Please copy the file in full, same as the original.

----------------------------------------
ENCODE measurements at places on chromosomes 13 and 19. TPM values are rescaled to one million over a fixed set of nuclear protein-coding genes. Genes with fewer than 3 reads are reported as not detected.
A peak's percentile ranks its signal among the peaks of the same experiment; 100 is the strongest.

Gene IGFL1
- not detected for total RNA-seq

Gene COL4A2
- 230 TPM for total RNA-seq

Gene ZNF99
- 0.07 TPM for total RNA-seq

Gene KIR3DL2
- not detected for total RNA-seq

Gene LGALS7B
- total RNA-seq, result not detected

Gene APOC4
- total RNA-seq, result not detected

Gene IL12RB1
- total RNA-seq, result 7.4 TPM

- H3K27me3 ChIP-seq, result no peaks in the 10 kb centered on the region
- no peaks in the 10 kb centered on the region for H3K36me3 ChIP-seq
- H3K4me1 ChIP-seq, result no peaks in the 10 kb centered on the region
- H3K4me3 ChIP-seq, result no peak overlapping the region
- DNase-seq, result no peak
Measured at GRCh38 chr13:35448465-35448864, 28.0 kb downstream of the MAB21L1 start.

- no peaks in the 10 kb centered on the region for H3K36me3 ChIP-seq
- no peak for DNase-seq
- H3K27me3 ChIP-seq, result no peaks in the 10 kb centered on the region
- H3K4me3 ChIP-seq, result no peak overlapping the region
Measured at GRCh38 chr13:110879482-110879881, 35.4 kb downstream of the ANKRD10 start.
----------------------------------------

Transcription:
ENCODE measurements at places on chromosomes 13 and 19. TPM values are rescaled to one million over a fixed set of nuclear protein-coding genes. Genes with fewer than 3 reads are reported as not detected.
A peak's percentile ranks its signal among the peaks of the same experiment; 100 is the strongest.

Gene IGFL1
- not detected for total RNA-seq

Gene COL4A2
- 230 TPM for total RNA-seq

Gene ZNF99
- 0.07 TPM for total RNA-seq

Gene KIR3DL2
- not detected for total RNA-seq

Gene LGALS7B
- total RNA-seq, result not detected

Gene APOC4
- total RNA-seq, result not detected

Gene IL12RB1
- total RNA-seq, result 7.4 TPM

- H3K27me3 ChIP-seq, result no peaks in the 10 kb centered on the region
- no peaks in the 10 kb centered on the region for H3K36me3 ChIP-seq
- H3K4me1 ChIP-seq, result no peaks in the 10 kb centered on the region
- H3K4me3 ChIP-seq, result no peak overlapping the region
- DNase-seq, result no peak
Measured at GRCh38 chr13:35448465-35448864, 28.0 kb downstream of the MAB21L1 start.

- no peaks in the 10 kb centered on the region for H3K36me3 ChIP-seq
- no peak for DNase-seq
- H3K27me3 ChIP-seq, result no peaks in the 10 kb centered on the region
- H3K4me3 ChIP-seq, result no peak overlapping the region
Measured at GRCh38 chr13:110879482-110879881, 35.4 kb downstream of the ANKRD10 start.